Entergy: Isaac’s costs run $400M-$500M
by MBJ Staff
Published: September 18,2012
Tags: COST, damage, disaster, distribution, elecvtricity, energy, flood, flooding, hurricane, light, line, loss, natural disaster, pole, power, rain, recovery, storm surge, tornado, tropical storm, tropical weather, utility, wind
NEW ORLEANS — Entergy Corporation has released an update on preliminary financial effects, liquidity resources and recovery initiatives after Hurricane Isaac.
Total restoration costs for the repair and/or replacement of the electrical facilities in areas with damage from Isaac are estimated to be in the range of $400 million-$500 million. Each utility company is responsible for its restoration cost obligations and for recovering its storm-related costs. While Entergy also expects temporary power outages associated with Isaac to reduce reported revenues for the current quarter in the heavily affected service territories, Entergy said it believes total liquidity available to the utility companies is sufficient to meet their current obligations.
All reasonable avenues for storm cost recovery are under consideration, the utility said, including but not limited to accessing funded storm reserves, securitization or other alternative financing, traditional retail recovery on an interim and permanent basis and insurance, to the extent coverage is available and deductibles are met.
Isaac left more than 787,000 customers without power (non-coincident peak), making it the fourth-most significant storm in Entergy’s history in terms of outages. The only storms with larger outages have been Hurricane Katrina with 1.1 million affected customers, Hurricane Gustav with 964,000 affected customers and Hurricane Rita with 800,000 affected customers.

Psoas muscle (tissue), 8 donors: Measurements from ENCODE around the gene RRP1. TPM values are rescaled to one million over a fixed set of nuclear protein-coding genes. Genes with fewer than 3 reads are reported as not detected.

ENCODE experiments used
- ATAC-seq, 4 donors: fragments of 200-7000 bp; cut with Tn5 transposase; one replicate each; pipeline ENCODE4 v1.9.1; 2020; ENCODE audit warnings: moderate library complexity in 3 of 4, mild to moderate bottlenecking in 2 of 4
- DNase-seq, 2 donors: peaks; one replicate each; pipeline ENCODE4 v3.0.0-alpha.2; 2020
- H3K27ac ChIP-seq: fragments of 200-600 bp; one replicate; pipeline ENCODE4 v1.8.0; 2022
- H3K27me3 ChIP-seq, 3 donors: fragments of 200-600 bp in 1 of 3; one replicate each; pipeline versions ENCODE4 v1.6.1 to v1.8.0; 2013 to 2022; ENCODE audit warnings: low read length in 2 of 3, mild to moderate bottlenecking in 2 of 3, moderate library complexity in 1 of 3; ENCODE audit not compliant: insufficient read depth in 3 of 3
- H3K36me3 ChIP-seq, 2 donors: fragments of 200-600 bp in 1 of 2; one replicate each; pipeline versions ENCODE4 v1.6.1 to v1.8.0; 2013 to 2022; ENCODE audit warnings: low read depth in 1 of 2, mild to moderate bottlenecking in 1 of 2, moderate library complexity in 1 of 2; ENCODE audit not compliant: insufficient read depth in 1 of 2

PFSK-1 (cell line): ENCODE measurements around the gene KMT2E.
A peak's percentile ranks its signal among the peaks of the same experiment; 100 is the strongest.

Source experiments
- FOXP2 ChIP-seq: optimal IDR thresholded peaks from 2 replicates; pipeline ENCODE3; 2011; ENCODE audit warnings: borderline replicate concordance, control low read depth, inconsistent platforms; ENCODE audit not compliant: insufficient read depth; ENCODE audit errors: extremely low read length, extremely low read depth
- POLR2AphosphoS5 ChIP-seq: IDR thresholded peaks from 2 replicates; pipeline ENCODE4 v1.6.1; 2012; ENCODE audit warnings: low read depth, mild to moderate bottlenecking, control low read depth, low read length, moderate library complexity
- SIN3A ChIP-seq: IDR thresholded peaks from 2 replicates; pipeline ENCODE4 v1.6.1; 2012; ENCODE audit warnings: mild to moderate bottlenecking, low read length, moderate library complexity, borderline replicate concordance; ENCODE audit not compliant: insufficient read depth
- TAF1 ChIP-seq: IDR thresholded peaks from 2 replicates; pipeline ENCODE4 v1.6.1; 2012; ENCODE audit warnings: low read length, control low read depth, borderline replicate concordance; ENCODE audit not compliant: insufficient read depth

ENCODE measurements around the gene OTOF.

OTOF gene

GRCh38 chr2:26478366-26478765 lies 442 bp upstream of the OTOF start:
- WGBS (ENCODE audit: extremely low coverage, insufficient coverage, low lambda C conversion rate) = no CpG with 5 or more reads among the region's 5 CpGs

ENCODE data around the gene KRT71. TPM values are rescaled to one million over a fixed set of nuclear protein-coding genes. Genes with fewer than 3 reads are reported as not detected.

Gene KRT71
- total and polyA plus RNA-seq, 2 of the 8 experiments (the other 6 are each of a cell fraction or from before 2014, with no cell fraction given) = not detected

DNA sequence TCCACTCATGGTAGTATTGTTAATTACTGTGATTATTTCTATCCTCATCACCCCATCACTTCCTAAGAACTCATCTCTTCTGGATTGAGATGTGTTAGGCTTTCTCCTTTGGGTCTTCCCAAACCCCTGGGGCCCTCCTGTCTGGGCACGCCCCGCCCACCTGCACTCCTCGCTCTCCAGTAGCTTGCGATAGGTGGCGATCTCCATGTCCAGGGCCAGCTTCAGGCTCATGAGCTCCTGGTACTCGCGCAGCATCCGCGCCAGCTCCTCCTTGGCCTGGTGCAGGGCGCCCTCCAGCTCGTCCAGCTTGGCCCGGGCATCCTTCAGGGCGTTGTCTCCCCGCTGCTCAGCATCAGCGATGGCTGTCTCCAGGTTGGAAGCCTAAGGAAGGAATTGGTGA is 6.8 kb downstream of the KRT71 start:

Once conditions after Isaac were safe to commence restoration, crews safely restored power to more than 85 percent of customers within five days (in fact, 92 percent). By comparison, it took seven days to reach the 85 percent restoration level for Hurricane Ike in 2008, eight days for Gustav in 2008, 13 days after Rita in 2005, and 16 days following Katrina in 2005, excluding extended restoration customers (Katrina, in particular, left over 122,000 customers incapable of taking electricity service).
Entergy’s utilities experienced extensive damage to their distribution systems as a result of Isaac. Based on preliminary estimates, counted as damaged or destroyed are 4,500 poles and 2,000 transformers. Isaac also knocked 95 transmission lines out of service along with 144 substations. No material damage at the utilities’ fossil or nuclear power plants has yet been identified, but detailed assessments are underway.
As of 1:00 p.m. yesterday, 94 of the 95 affected transmission lines and 142 of the 144 affected substations had been restored.
Total restoration costs for the repair and/or replacement of the electrical facilities in areas with damage from Isaac are estimated to be in the range of $400 million to $500 million. Estimated amounts for Entergy’s utility companies that were significantly affected by Isaac are:
|Preliminary Hurricane Isaac Restoration Costs by Company|
|(U.S. $ in millions)|
|Entergy Gulf States Louisiana||70 – 90|
|Entergy Louisiana||240 – 300|
|Entergy Mississippi||30 – 40|
|Entergy New Orleans||50 – 60|
|Total||400 – 500|
Entergy also expects temporary power outages associated with Isaac to reduce reported revenues for the current quarter in the heavily affected service territories.
To sign up for Mississippi Business Daily Updates, click here.
One Response to “Entergy: Isaac’s costs run $400M-$500M”
Top Posts & Pages
- PSC unanimously rejects Entergy-ITC proposed merger
- Company mulling plan to build new pipeline
- IKE TROTTER: There are primary changes in Social Security for 2014
- Omega Protein shifting vessels to Mississippi
- Conservator: Schools had too many employees
- Bankrupt Simply Wheelz chooses prevailing bidder for assets
- Study says state sacrificing billions of dollars, 20,000 jobs in refusing Medicaid expansion
- Mars Food to celebrate 35 years in Port City
- Tennessee-based manufacturer sites plant in industrial park